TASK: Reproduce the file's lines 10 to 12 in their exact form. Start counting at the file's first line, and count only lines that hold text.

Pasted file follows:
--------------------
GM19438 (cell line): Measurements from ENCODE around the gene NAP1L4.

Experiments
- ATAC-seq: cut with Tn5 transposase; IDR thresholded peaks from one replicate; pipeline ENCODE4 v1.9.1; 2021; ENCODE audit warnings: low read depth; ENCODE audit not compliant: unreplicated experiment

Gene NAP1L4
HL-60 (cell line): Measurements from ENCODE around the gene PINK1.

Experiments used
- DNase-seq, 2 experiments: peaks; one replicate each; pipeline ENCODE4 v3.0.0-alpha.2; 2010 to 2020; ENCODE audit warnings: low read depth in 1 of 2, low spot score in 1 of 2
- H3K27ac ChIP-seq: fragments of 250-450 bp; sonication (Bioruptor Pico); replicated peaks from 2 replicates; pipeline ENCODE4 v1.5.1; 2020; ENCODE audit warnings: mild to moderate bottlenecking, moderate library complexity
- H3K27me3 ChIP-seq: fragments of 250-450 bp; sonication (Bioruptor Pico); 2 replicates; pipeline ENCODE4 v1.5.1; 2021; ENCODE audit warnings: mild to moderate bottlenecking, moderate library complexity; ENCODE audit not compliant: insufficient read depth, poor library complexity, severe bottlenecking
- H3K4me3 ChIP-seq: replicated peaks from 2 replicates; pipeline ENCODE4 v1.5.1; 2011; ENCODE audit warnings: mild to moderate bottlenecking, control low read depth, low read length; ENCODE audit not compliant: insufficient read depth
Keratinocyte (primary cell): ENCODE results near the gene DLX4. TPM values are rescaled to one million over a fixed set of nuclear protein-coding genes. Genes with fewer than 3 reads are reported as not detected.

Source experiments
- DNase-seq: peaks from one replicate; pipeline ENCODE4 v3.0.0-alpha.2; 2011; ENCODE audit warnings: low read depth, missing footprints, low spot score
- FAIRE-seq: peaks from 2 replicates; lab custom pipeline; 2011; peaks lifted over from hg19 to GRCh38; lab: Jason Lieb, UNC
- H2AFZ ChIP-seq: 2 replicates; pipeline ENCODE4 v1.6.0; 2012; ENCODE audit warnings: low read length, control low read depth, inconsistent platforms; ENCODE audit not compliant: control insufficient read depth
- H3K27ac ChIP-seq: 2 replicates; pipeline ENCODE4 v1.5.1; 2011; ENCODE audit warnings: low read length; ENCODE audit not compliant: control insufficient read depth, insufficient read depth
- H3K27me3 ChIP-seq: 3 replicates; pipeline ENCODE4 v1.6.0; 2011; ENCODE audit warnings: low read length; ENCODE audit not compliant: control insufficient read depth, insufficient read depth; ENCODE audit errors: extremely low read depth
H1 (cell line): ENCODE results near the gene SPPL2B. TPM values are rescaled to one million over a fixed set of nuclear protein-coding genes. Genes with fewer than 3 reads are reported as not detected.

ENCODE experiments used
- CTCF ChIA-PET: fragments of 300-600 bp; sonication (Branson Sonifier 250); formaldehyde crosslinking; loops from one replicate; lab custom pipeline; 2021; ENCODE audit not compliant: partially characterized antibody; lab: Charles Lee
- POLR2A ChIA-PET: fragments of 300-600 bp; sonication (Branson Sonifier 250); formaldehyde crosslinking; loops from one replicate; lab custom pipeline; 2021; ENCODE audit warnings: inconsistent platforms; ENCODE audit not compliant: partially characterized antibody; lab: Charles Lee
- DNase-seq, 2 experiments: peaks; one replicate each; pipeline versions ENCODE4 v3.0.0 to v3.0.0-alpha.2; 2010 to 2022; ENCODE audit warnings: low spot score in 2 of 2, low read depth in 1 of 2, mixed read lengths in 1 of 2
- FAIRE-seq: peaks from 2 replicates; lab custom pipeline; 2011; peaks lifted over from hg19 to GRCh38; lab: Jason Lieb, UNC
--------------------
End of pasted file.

- H3K4me3 ChIP-seq: replicated peaks from 2 replicates; pipeline ENCODE4 v1.5.1; 2011; ENCODE audit warnings: mild to moderate bottlenecking, control low read depth, low read length; ENCODE audit not compliant: insufficient read depth
Keratinocyte (primary cell): ENCODE results near the gene DLX4. TPM values are rescaled to one million over a fixed set of nuclear protein-coding genes. Genes with fewer than 3 reads are reported as not detected.

Source experiments